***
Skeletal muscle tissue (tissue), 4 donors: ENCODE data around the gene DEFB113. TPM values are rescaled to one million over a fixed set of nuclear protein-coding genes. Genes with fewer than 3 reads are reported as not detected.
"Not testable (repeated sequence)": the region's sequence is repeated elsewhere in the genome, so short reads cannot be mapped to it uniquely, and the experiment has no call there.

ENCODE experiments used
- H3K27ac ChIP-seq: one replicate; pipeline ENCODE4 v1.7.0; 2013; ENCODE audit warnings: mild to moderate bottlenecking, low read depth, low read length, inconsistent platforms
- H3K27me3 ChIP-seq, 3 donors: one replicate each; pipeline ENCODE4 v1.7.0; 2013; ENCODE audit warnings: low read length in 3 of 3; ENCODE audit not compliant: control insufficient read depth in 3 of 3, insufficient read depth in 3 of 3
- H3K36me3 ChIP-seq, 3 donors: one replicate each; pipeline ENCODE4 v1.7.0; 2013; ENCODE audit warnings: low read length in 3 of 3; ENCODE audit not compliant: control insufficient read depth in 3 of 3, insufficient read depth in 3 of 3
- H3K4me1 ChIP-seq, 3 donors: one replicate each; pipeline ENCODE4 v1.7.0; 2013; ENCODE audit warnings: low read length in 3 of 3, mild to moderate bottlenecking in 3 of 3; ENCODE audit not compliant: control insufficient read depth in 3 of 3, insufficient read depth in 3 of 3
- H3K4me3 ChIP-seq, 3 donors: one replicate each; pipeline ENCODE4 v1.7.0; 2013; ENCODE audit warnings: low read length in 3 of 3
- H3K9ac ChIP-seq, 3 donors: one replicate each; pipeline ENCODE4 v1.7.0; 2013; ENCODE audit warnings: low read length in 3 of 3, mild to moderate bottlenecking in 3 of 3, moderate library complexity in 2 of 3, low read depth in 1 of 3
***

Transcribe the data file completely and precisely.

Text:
Skeletal muscle tissue (tissue), 4 donors: ENCODE data around the gene DEFB113. TPM values are rescaled to one million over a fixed set of nuclear protein-coding genes. Genes with fewer than 3 reads are reported as not detected.
"Not testable (repeated sequence)": the region's sequence is repeated elsewhere in the genome, so short reads cannot be mapped to it uniquely, and the experiment has no call there.

ENCODE experiments used
- H3K27ac ChIP-seq: one replicate; pipeline ENCODE4 v1.7.0; 2013; ENCODE audit warnings: mild to moderate bottlenecking, low read depth, low read length, inconsistent platforms
- H3K27me3 ChIP-seq, 3 donors: one replicate each; pipeline ENCODE4 v1.7.0; 2013; ENCODE audit warnings: low read length in 3 of 3; ENCODE audit not compliant: control insufficient read depth in 3 of 3, insufficient read depth in 3 of 3
- H3K36me3 ChIP-seq, 3 donors: one replicate each; pipeline ENCODE4 v1.7.0; 2013; ENCODE audit warnings: low read length in 3 of 3; ENCODE audit not compliant: control insufficient read depth in 3 of 3, insufficient read depth in 3 of 3
- H3K4me1 ChIP-seq, 3 donors: one replicate each; pipeline ENCODE4 v1.7.0; 2013; ENCODE audit warnings: low read length in 3 of 3, mild to moderate bottlenecking in 3 of 3; ENCODE audit not compliant: control insufficient read depth in 3 of 3, insufficient read depth in 3 of 3
- H3K4me3 ChIP-seq, 3 donors: one replicate each; pipeline ENCODE4 v1.7.0; 2013; ENCODE audit warnings: low read length in 3 of 3
- H3K9ac ChIP-seq, 3 donors: one replicate each; pipeline ENCODE4 v1.7.0; 2013; ENCODE audit warnings: low read length in 3 of 3, mild to moderate bottlenecking in 3 of 3, moderate library complexity in 2 of 3, low read depth in 1 of 3